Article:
Published March 8, 2022
People who develop colitis with the virulent bacterium C. difficile, usually after a course of antibiotics or chemotherapy, experience severe diarrhea, inflammation of the colon and abdominal pain.
Each year, nearly half a million Americans suffer from it. About 1 in 6 will go on to experience a relapse and sometimes it continues to recur. C. difficile infections (CDI) are responsible for approximately 20,000 deaths annually.
So when patients at the VA Western New York Healthcare System who are prone to recurrences of CDI were invited to participate in a clinical trial conducted at the VA with a drug that might prevent relapse, many were interested.
“Most were elated to know they might get something that could prevent a fourth recurrence,” said Charles Berenson, MD, associate professor in the Department of Medicine in the Jacobs School of Medicine and Biomedical Sciences at the University at Buffalo. Berenson, who is also a member of the Infectious Diseases division at the VA,
is a co-author on the paper reporting on the success of the trial published in January in the New England Journal of Medicine. Barbara H. McGovern, MD, vice president for medical affairs at Seres Therapeutics, is senior author.
The findings, based on the study of 182 participants, including six who completed the study at the Buffalo VA, revealed that this specific microbiome therapy successfully prevents C. difficile recurrences in people prone to relapse. Seres Therapeutics is now seeking Food and Drug Administration approval for the therapy.
“I think this is definitely going to change how we treat CDI relapses,” said Berenson, a member of the Division of Infectious Diseases at UB and a physician with UBMD Internal Medicine. “What has been missing is something that will restore their microbiome, and that’s what this study establishes.”
After a CDI diagnosis, patients receive specific antibiotics for CDI. “But for patients prone to relapse, they need more than the CDI treatment; they need restoration of the microbiome of the colon. That’s what this paper focuses on.”
While the antibiotics will kill the vegetative form of the CDI, there is a more insidious, sporulated form that Berenson says “lays low” and then flares again as soon as the antibiotic therapy stops; that’s what causes relapse.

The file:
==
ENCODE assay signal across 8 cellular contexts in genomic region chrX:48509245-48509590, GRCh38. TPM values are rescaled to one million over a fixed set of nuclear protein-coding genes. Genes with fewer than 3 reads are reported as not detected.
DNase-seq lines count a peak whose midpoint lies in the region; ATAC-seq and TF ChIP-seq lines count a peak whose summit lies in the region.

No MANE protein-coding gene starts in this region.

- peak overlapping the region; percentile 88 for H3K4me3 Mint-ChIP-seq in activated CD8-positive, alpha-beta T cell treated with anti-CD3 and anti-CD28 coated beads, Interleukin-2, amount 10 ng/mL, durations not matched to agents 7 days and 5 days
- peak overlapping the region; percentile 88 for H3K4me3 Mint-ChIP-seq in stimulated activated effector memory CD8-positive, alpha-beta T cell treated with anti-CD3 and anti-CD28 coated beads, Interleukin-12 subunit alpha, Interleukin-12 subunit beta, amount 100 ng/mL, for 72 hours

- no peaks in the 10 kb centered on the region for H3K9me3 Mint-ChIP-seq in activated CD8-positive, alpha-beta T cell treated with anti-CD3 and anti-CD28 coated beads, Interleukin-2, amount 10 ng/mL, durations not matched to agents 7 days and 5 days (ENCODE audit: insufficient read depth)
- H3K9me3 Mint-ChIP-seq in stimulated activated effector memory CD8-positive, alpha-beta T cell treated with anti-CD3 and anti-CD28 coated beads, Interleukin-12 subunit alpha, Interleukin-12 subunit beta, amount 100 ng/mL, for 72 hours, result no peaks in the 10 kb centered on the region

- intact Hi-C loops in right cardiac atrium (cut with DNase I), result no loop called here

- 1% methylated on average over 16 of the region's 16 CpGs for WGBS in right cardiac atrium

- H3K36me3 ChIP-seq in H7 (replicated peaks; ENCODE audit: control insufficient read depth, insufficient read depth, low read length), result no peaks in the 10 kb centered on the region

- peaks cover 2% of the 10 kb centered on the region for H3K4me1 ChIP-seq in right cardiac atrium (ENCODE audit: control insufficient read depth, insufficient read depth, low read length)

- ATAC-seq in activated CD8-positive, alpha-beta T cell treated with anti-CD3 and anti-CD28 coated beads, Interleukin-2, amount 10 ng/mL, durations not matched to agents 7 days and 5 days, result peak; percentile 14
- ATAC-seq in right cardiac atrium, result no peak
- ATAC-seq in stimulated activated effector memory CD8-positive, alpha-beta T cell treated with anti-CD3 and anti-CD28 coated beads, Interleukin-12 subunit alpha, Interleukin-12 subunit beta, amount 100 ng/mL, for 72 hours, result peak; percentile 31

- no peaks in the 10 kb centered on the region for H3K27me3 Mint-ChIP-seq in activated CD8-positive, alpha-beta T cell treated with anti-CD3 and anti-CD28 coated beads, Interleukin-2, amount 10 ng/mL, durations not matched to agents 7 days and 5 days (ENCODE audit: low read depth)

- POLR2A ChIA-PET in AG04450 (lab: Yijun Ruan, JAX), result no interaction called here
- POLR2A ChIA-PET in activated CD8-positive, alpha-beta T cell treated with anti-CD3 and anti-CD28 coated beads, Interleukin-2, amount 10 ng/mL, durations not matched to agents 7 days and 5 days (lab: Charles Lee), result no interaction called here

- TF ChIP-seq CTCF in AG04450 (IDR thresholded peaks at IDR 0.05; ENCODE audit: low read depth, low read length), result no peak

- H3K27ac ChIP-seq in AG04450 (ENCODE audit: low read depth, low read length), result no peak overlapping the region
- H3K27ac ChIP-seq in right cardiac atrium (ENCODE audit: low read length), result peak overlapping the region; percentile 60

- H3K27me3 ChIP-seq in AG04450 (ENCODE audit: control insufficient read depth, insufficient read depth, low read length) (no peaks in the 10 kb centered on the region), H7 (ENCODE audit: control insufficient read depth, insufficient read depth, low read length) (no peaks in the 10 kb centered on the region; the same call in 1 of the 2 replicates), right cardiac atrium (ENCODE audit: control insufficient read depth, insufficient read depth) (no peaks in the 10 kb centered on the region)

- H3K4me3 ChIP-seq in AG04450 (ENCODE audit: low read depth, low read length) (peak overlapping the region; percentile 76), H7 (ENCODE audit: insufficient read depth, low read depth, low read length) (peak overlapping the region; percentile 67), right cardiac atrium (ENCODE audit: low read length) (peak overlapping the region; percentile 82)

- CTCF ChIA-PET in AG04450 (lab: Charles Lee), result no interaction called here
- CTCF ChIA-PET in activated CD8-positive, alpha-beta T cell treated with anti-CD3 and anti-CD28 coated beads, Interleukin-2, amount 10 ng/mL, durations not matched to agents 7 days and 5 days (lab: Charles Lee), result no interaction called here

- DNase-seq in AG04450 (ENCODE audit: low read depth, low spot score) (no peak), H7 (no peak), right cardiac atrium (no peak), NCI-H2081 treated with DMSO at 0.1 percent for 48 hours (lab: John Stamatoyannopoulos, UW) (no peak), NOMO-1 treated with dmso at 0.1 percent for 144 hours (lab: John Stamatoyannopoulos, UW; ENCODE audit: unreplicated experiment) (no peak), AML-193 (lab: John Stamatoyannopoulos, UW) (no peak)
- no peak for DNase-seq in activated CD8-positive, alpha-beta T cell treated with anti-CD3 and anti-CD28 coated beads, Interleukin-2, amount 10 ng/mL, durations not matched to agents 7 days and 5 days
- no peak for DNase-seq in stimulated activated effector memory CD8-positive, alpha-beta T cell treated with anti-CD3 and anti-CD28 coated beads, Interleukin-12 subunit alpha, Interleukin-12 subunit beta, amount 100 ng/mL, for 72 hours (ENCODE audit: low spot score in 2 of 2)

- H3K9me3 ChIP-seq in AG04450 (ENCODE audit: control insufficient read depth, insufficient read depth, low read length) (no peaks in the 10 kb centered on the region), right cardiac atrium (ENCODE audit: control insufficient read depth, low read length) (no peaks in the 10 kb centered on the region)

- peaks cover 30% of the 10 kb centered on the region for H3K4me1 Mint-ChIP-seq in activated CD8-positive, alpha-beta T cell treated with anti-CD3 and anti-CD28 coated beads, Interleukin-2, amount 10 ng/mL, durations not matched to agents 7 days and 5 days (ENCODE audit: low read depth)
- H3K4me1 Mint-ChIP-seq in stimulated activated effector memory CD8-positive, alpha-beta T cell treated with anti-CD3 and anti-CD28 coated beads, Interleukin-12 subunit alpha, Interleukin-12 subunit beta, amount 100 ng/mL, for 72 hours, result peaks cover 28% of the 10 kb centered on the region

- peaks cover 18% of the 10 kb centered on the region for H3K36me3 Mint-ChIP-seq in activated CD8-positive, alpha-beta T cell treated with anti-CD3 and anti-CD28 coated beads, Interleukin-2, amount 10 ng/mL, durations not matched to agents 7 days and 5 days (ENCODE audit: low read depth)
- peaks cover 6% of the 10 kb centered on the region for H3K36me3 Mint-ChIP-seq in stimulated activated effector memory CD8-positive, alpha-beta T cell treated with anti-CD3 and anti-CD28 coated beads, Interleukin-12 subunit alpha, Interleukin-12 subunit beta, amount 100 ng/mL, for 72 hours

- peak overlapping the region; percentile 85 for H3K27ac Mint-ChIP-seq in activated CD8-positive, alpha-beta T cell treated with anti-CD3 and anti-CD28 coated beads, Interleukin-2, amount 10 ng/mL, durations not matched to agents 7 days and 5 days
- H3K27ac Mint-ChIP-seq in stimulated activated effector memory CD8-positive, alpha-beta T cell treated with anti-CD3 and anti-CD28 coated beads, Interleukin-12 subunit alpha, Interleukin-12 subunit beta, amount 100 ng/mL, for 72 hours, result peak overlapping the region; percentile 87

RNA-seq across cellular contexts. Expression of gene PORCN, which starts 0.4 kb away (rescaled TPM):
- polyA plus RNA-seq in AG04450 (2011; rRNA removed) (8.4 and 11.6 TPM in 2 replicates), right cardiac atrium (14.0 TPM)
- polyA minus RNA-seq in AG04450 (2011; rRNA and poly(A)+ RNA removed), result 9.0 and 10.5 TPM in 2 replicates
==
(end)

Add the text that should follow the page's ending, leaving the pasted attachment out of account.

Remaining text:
To qualify for the study, patients had to have had a third recurrence of CDI. “Most were very happy to participate, even though they couldn’t know if they were getting a placebo or a real drug,” said Berenson. Patients who received placebo and experienced a recurrence could receive the medication in an open label arm while the trial was ongoing.
The therapy consists of a type of bacteria called Firmicutes that are part of normal colonic flora. Scientists have been interested in Firmicutes because these bacteria show up soon after a fecal transplant, which until now has been an extremely successful treatment for recurrent CDI.
But while fecal transplants have been successful, they require either a colonoscopy or a naso-gastric/duodenal tube and can, in rare cases, transmit other dangerous bacteria to patients. The emergence of SARS-CoV2 added another layer of complexity to doing fecal transplants.
By contrast, the Firmicutes treatment developed by Seres Therapeutics, called SER 109, is taken orally. After patients are treated for the acute recurrence with standard-of-care antibiotics, they are given four capsules daily of SER 109 for three days.
Berenson, who considers himself primarily a bench scientist and clinician, said his motivation to participate in the study was the quality of the scientific data on which it was based.
“I’ve been here a long time doing bench research,” he said. “I’ve always been interested in clinical trials, but much of the time the need did not seem overwhelming and the underlying science was limited. I had never participated in a clinical study in concert with industry, but when I read their data from the phase two trial and from their interest in exploring basic underlying mechanisms, I thought this could have tremendous scientific benefit and great potential for people with relapses. The results are very compelling and made this a very rewarding experience.”
A key factor in the science behind why SER 109 works is what’s happening in the microbiome of these patients. “People prone to C. difficile relapse have a different microbiome than people who don’t have C. difficile,” said Berenson.
Firmicutes spores populate the colons of people with a healthy microbiome. SER 109 changes their microbiome to a healthier state so that they are better able to resist CDI.
“The data indicate that the Firmicutes bacteria successfully engraft and have intrinsic enzymes that change the environment that the C. diff lives in, making it less hospitable to C. diff,” said Berenson. “I treat people with C. diff all the time, but this research changed my understanding of how the disease evolves.”
Other co-authors are from institutions including Yale, the University of Calgary, Cleveland Clinic, Emory University and the University of California, Davis.